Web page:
- How to choose long-term friends
- Meet me—and my disability
- Hey lady: you are seen, known, and loved
- Why do we need to guard our hearts in friendships?
- 3 practical ways to walk as friends with the opposite gender
- Growing up an ocean apart didn’t stop us from being sisters
- Living between two cultures
- What if it isn’t home, sweet home?
- Breaking up with my church
- Community to run from
- Struggling with mental illness in spiritual community
- Conflict & Abuse
- How to love across the political divide
- When Christians aren’t safe in dating relationships
- He said that God doesn’t love me
- Recognizing and recovering from emotional abuse
- 3 steps towards healthy conflict
- Healing in my broken view of sex
- Why I stopped reading romance novels
- When a breakup broke me
- A response to the boys who rejected me
- Being single in a couples culture
- 3 truths to remember after a breakup
[Editor’s note: We’ve collected our top articles from our Blog on relationships, ranging from friendship to family, conflict to romance. We hope this resource is a helpful guide for browsing and sharing with others.]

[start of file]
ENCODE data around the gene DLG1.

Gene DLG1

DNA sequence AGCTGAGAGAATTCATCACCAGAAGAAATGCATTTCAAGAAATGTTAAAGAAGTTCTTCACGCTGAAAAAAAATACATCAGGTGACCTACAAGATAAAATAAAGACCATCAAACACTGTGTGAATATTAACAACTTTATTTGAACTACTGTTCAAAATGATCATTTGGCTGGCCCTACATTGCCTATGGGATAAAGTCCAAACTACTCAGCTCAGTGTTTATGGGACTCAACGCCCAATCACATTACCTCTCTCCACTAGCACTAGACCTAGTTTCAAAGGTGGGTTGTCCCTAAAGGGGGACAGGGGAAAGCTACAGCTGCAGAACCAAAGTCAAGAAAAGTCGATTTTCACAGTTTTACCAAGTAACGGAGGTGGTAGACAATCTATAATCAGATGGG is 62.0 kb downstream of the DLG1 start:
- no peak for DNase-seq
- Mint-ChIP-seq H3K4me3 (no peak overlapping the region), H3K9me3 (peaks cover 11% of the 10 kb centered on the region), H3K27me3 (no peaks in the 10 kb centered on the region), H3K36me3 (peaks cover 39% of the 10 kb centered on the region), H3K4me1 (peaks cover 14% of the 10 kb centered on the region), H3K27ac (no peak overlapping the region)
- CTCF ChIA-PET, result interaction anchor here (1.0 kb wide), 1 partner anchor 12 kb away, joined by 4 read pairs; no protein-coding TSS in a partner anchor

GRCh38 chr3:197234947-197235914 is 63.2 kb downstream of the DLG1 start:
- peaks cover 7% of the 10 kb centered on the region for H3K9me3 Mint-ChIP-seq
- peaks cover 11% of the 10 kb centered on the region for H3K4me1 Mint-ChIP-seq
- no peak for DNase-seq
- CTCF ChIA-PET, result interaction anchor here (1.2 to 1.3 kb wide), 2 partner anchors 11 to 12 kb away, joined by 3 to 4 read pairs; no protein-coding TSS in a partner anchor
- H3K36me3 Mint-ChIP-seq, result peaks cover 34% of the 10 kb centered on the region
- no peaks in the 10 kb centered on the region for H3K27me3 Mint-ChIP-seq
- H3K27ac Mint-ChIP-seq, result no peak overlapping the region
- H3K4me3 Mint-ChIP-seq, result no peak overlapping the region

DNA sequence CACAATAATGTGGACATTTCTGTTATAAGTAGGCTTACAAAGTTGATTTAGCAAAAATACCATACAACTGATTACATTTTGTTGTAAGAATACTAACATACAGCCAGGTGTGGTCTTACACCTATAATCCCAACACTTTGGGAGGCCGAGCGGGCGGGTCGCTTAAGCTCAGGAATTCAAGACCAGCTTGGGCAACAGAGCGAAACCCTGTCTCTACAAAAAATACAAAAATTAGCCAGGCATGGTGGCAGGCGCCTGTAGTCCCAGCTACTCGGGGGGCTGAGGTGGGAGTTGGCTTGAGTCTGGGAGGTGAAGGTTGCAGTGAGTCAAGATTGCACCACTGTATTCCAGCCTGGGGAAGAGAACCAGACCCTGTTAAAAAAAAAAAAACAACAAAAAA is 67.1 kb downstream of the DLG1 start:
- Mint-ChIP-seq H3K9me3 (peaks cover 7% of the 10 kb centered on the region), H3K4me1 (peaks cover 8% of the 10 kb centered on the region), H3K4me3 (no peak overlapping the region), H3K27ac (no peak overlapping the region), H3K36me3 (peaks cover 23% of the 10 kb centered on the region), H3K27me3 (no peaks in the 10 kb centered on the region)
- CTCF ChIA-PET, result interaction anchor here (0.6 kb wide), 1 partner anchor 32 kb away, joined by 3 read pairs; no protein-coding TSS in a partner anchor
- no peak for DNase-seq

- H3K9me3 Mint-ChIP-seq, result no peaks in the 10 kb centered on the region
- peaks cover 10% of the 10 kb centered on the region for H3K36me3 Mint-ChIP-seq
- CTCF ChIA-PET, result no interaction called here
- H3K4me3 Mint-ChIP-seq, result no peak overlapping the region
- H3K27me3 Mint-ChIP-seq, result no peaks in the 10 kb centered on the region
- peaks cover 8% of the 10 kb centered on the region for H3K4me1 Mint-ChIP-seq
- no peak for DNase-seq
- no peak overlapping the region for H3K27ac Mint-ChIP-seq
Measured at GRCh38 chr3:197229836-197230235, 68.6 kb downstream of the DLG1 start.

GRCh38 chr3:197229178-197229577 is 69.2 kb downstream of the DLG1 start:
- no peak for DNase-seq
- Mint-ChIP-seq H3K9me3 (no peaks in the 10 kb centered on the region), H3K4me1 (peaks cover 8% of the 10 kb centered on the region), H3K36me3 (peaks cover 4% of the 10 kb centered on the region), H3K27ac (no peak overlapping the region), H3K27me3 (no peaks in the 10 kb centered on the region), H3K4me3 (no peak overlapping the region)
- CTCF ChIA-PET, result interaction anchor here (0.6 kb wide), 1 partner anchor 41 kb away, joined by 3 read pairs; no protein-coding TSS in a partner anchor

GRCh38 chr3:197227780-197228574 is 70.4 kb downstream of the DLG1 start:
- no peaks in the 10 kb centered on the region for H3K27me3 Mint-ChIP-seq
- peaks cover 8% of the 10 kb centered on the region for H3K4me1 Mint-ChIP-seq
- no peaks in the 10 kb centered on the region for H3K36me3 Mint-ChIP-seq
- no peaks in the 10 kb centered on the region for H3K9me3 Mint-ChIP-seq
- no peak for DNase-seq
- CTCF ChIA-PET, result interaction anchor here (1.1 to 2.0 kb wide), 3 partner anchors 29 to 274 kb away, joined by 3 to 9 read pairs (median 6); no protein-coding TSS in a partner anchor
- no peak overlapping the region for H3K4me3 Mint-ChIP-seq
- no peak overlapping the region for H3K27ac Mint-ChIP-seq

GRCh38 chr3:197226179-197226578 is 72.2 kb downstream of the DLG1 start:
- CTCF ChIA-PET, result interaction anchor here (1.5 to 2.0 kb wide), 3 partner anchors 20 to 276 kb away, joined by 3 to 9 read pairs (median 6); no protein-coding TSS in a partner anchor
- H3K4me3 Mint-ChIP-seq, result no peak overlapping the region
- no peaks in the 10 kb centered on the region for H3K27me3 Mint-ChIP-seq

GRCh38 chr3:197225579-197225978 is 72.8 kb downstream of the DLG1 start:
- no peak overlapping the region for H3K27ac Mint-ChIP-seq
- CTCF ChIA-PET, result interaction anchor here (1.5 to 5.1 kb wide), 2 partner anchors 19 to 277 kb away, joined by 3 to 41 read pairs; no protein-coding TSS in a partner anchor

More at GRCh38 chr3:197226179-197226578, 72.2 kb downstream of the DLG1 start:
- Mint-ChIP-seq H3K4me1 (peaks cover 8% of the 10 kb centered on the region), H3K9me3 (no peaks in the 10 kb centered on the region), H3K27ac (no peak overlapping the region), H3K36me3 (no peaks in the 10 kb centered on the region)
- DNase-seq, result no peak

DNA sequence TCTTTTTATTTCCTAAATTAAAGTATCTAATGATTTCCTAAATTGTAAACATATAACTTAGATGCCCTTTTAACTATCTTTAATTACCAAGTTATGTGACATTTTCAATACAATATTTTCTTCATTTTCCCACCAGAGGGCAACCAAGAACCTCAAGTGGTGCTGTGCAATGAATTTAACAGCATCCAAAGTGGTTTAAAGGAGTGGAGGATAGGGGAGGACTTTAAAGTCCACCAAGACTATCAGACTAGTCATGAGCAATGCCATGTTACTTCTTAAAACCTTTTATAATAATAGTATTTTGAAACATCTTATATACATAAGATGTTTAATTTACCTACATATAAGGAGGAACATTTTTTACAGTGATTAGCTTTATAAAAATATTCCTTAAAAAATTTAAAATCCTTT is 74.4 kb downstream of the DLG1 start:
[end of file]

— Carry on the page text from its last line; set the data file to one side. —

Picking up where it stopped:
You can’t be friends with everyone, so choose wisely.
A person with a disability is still a human—and a potential friend.
A note of hope and promise for women, inviting relief from shame, guilt, loss, and feeling “too much” or “not enough.”
Here are four ways to help you trust God and walk faithfully in guy-girl friendships.
Being friends with the opposite gender can be tricky––here are three reminders of how to grow healthy friendships.
God is invested in bringing broken families back together.
Caught between two cultures, the desire of many immigrant Canadians is to belong and feel at home.
God invites us to surrender personal freedom to love and serve our family, even when it feels really hard.
Changing churches can be hard, but sometimes it brings spiritual freedom, health, and a fresh start with God.
What if the community in which we find ourselves is unhealthy and dangerous?
Journeying through mental illness in a spiritual community can be incredibly hard. Yet slowly over time, we can learn to open up to others.
Hospitality is possible, even in sharp disagreements.
Ordinary church-goers may cause extraordinary harm.
Spiritual abuse is a real thing.
Emotional abuse can be hard to identify at times––but its impact is real and devastating.
When trust is broken, the pain can easily feel paralyzing. What’s the best response?
Turns out that in the right context, sex is a good gift from God.
Everyone needs to steward their sexuality.
A romantic breakup can bring great grief, but no more than what God can heal.
Even in relational brokenness and rejection, we can choose to respond by praying.
Singleness can be embraced rather than resented. Here are three refreshing reminders about God.
Here’s some hope: recovering from a bad breakup is possible.